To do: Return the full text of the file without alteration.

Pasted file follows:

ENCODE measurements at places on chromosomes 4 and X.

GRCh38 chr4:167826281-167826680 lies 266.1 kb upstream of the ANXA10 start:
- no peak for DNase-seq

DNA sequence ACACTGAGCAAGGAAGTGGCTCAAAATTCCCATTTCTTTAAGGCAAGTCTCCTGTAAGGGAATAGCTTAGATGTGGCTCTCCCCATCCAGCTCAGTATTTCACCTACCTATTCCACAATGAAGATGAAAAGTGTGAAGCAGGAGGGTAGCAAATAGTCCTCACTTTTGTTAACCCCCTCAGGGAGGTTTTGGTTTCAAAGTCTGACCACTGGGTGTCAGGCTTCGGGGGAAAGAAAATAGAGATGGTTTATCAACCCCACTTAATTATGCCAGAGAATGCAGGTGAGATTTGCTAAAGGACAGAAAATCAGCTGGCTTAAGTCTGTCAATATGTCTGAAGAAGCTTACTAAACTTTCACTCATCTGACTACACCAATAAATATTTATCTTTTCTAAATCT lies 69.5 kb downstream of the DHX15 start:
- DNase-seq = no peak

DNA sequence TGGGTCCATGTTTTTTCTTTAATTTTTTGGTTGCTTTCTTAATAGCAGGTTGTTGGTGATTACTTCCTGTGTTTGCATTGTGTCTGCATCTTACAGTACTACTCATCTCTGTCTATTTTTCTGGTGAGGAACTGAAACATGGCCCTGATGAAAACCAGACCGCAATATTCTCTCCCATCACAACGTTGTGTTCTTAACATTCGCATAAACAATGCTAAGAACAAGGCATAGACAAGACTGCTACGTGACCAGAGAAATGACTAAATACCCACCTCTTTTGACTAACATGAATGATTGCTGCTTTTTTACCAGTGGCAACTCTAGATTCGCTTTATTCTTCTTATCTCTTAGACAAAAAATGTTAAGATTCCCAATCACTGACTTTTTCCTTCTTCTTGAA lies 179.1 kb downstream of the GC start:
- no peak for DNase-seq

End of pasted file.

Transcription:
ENCODE measurements at places on chromosomes 4 and X.

GRCh38 chr4:167826281-167826680 lies 266.1 kb upstream of the ANXA10 start:
- no peak for DNase-seq

DNA sequence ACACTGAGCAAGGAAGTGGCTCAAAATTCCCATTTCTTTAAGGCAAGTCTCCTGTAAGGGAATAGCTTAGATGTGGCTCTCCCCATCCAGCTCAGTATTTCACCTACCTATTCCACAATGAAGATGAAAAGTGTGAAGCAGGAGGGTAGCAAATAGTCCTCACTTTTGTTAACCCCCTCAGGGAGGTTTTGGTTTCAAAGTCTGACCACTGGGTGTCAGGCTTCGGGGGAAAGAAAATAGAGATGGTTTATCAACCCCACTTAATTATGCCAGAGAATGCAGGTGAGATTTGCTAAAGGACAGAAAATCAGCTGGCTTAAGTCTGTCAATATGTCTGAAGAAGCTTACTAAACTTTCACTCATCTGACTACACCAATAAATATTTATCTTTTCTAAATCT lies 69.5 kb downstream of the DHX15 start:
- DNase-seq = no peak

DNA sequence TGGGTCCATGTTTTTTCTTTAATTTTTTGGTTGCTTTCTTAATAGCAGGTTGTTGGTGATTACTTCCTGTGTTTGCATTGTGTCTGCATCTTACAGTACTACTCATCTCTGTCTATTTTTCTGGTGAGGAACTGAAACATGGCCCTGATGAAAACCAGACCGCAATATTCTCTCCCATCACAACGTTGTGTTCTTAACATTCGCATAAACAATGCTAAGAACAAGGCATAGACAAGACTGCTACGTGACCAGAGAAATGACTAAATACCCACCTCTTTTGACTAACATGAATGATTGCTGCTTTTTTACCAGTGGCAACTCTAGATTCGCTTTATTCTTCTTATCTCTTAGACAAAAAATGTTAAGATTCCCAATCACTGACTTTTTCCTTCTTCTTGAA lies 179.1 kb downstream of the GC start:
- no peak for DNase-seq